Hope Krusemark and Lydia Griffin, both sophomores, remember feeling awkward the first time they met their Orientation club, a group of people they had seen only moments before. That feeling weakened as they introduced themselves as Happy Hope and Lyrical Lydia in an adjective-driven name game.
“I still put the adjective to the name,” Griffin said. “Lyrical Lydia, Jousting Jon, Jumping Jon, Yawning Jan, Silly Sara, Sassy Sarah, Delightful Donna, Just Jennifer, Nice Nicole.”
As they settled in for their sophomore year this past week, a whole new group of freshmen met their clubbies for the first time.Some may only see each other this year, but every now and then, friendships are formed that last an entire Concordia career—or even an entire life.
Krusemark and Griffin became friends last year during Orientation as members of Club 22. This year, they moved into their new dorm room in Fjelstad, as roommates, a step up from clubbies.
“You know what [the new students] are feeling and they have no idea,” Krusemark said. “It’s fun to watch the clubs now and know some of [the students] will become good friends.”
Concordia’s freshmen and transfer student orientation began Aug. 29. New student Orientation commences each year when students meet their Orientation clubs. These groups of new students, most between 10 and 20 members, are led by two upperclassmen Orientation leaders. Members of the clubs are invited to attend Orientation sessions, play group bonding games, and dine together during orientation week. This time is meant for club members, or clubbies, to get to know their new classmates, find comfort in their first days at college, and learn their way around Concordia.
Freshmen participate in an inquiry seminar and either a written communication or oral communication class with their club during their first semester at Concordia. For a freshman taking a full class load, that means one half of their first semester academic experience is spent with their club.
“It’s so easy to become friends because you have two classes with [your club] right off the bat,” Griffin said.
In addition to their class time together, Krusemark and Griffin’s club would meet Friday mornings for breakfast in Anderson Commons during the first semester. Their club bonded throughout their freshman year, they said.
The familiarity with members of their club made integration into college life easier, Krusemark and Griffin said. They became better friends outside of club activities in choir, where Griffin said they recognized each other instantly. Krusemark and Griffin also had a first semester history class together. Krusemark said she was nervous about the first class meeting, but seeing someone familiar made her worries vanish.
“I saw Lydia sitting there and I was like ‘Oh, Good!’” Krusemark said.
While Kayla Goetz, a senior, remains close with one of her club members, she knows most of them now as acquaintances. Goetz said her club had a great relationship during their freshman year, but drifted apart after it was finished.
Having classes with her club in her first semester fostered conversations, she said, but once the classes ended it was hard to keep in touch. This was difficult, she said, because of how close her club was during Orientation.
“One of my biggest regrets is that I didn’t make the effort to have that contact,” Goetz said.
The interaction between clubbies changes after the first semester’s classes end, she said.
Goetz said new students who value their club friendships should make an effort to stay connected after first semester. This can be done by arranging a time to eat in Anderson Commons, she said, or by setting aside time to talk about new classes.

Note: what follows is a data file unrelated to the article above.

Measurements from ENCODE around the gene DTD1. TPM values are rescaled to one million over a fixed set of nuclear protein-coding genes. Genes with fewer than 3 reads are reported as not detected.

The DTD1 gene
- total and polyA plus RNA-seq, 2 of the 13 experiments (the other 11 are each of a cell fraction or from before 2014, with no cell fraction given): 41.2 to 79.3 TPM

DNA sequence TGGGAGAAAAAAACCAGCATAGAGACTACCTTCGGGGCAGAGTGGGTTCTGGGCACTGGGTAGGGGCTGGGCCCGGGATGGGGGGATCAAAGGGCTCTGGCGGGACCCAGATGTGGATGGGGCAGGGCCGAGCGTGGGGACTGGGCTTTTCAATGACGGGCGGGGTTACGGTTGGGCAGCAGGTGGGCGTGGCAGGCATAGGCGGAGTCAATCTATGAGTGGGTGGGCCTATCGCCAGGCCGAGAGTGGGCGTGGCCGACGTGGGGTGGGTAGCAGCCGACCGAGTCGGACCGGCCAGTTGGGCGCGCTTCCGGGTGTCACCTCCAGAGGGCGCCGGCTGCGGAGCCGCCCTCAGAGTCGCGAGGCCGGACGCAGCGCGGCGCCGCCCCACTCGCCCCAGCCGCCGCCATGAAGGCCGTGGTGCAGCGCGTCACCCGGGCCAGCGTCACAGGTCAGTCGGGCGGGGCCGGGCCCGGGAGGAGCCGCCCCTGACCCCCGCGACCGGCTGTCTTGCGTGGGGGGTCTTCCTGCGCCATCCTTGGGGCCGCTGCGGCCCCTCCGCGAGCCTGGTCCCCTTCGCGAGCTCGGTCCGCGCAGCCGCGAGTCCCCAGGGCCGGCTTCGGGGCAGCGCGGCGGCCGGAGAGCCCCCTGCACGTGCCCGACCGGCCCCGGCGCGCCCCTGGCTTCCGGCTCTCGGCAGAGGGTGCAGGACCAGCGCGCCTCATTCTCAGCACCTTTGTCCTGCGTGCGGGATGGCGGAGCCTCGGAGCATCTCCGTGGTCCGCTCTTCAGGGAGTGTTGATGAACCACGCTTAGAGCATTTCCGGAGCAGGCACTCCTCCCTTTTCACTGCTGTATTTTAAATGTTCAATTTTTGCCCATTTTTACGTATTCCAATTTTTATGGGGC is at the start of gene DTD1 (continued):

“It’ll take more work,” she said, “but make the effort to keep those friendships strong.”
Jon Taves, a senior and Orientation leader development co-coordinator, spent two years as an Orientation leader before he was on the Orientation Committee. The Orientation Committee spends hundreds of hours planning Orientation week to welcome the new students, Taves said.
The excitement behind Orientation is what makes the clubs encourage friendship, he said, because there is concrete planning that builds that excitement for the new school year, from the Welcome Show and Cabaret performances, to the Hands for Change service project.
Friendships have resulted from his freshman Orientation club, he said, and from the clubs he has led.
“You have a stronger relationship with people [in your club],” Taves said, “even if they’re just acquaintances, because you were in Orientation together.”
Taves said he walked away from his freshman Orientation experience with a couple of close friends, but that all situations are different.
“Students shouldn’t expect to be best friends with every single club member,” Taves said.
Instead, students should be realistic regarding future friendships, he said, and willing to make an effort to keep relationships strong. Meeting with club members in their dorms and keeping in touch through Facebook are easy ways to do that, Taves said.
Krusemark and Griffin moved into their dorm one year after meeting in their orientation club. As they unpacked boxes and bed sheets, and made plans to decorate their walls with posters, their thoughts were with the new students getting to know one another outside.
“That first day of orientation is a huge day for your [freshman] year,” Krusemark said. “I didn’t know it at the time. [My clubbies] were the people I was closest to.”
Julie Guggemos is a senior at Concordia studying English Writing. In addition to her position as PULSE Editor at the Concordian, she is also an intern at the High Plains Reader, a publication out of Fargo, ND, and a tutor at Concordia’s Writing Center. After graduation Julie plans to attend a publishing program and look for work in the publishing industry.